Voted up and useful!


    This website uses cookies

    As a user in the EEA, your approval is needed on a few things. To provide a better website experience, uses cookies (and other similar technologies) and may collect, process, and share personal data. Please choose which areas of our service you consent to our doing so.

    For more information on managing or withdrawing consents and how we handle data, visit our Privacy Policy at:

    Show Details
    HubPages Device IDThis is used to identify particular browsers or devices when the access the service, and is used for security reasons.
    LoginThis is necessary to sign in to the HubPages Service.
    Google RecaptchaThis is used to prevent bots and spam. (Privacy Policy)
    AkismetThis is used to detect comment spam. (Privacy Policy)
    HubPages Google AnalyticsThis is used to provide data on traffic to our website, all personally identifyable data is anonymized. (Privacy Policy)
    HubPages Traffic PixelThis is used to collect data on traffic to articles and other pages on our site. Unless you are signed in to a HubPages account, all personally identifiable information is anonymized.
    Amazon Web ServicesThis is a cloud services platform that we used to host our service. (Privacy Policy)
    CloudflareThis is a cloud CDN service that we use to efficiently deliver files required for our service to operate such as javascript, cascading style sheets, images, and videos. (Privacy Policy)
    Google Hosted LibrariesJavascript software libraries such as jQuery are loaded at endpoints on the or domains, for performance and efficiency reasons. (Privacy Policy)
    Google Custom SearchThis is feature allows you to search the site. (Privacy Policy)
    Google MapsSome articles have Google Maps embedded in them. (Privacy Policy)
    Google ChartsThis is used to display charts and graphs on articles and the author center. (Privacy Policy)
    Google AdSense Host APIThis service allows you to sign up for or associate a Google AdSense account with HubPages, so that you can earn money from ads on your articles. No data is shared unless you engage with this feature. (Privacy Policy)
    Google YouTubeSome articles have YouTube videos embedded in them. (Privacy Policy)
    VimeoSome articles have Vimeo videos embedded in them. (Privacy Policy)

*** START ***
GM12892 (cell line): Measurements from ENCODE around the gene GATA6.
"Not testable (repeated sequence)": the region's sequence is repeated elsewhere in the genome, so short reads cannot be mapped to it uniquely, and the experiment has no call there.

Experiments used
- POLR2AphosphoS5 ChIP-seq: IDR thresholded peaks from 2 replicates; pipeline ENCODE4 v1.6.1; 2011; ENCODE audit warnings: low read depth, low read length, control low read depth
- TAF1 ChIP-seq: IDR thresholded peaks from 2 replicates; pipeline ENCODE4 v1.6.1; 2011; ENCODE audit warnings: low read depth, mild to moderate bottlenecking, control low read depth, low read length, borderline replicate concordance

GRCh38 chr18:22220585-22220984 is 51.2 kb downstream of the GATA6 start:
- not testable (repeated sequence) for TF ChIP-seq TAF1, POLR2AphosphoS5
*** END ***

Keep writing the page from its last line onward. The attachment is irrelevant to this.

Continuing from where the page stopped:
PaypalThis is used for a registered author who enrolls in the HubPages Earnings program and requests to be paid via PayPal. No data is shared with Paypal unless you engage with this feature. (Privacy Policy)
    Facebook LoginYou can use this to streamline signing up for, or signing in to your Hubpages account. No data is shared with Facebook unless you engage with this feature. (Privacy Policy)
    MavenThis supports the Maven widget and search functionality. (Privacy Policy)
    Google AdSenseThis is an ad network. (Privacy Policy)
    Google DoubleClickGoogle provides ad serving technology and runs an ad network. (Privacy Policy)
    Index ExchangeThis is an ad network. (Privacy Policy)
    SovrnThis is an ad network. (Privacy Policy)
    Facebook AdsThis is an ad network. (Privacy Policy)
    Amazon Unified Ad MarketplaceThis is an ad network. (Privacy Policy)
    AppNexusThis is an ad network. (Privacy Policy)
    OpenxThis is an ad network. (Privacy Policy)
    Rubicon ProjectThis is an ad network. (Privacy Policy)
    TripleLiftThis is an ad network. (Privacy Policy)
    Say MediaWe partner with Say Media to deliver ad campaigns on our sites. (Privacy Policy)
    Remarketing PixelsWe may use remarketing pixels from advertising networks such as Google AdWords, Bing Ads, and Facebook in order to advertise the HubPages Service to people that have visited our sites.
    Conversion Tracking PixelsWe may use conversion tracking pixels from advertising networks such as Google AdWords, Bing Ads, and Facebook in order to identify when an advertisement has successfully resulted in the desired action, such as signing up for the HubPages Service or publishing an article on the HubPages Service.
    Author Google AnalyticsThis is used to provide traffic data and reports to the authors of articles on the HubPages Service. (Privacy Policy)
    ComscoreComScore is a media measurement and analytics company providing marketing data and analytics to enterprises, media and advertising agencies, and publishers. Non-consent will result in ComScore only processing obfuscated personal data. (Privacy Policy)
    Amazon Tracking PixelSome articles display amazon products as part of the Amazon Affiliate program, this pixel provides traffic statistics for those products (Privacy Policy)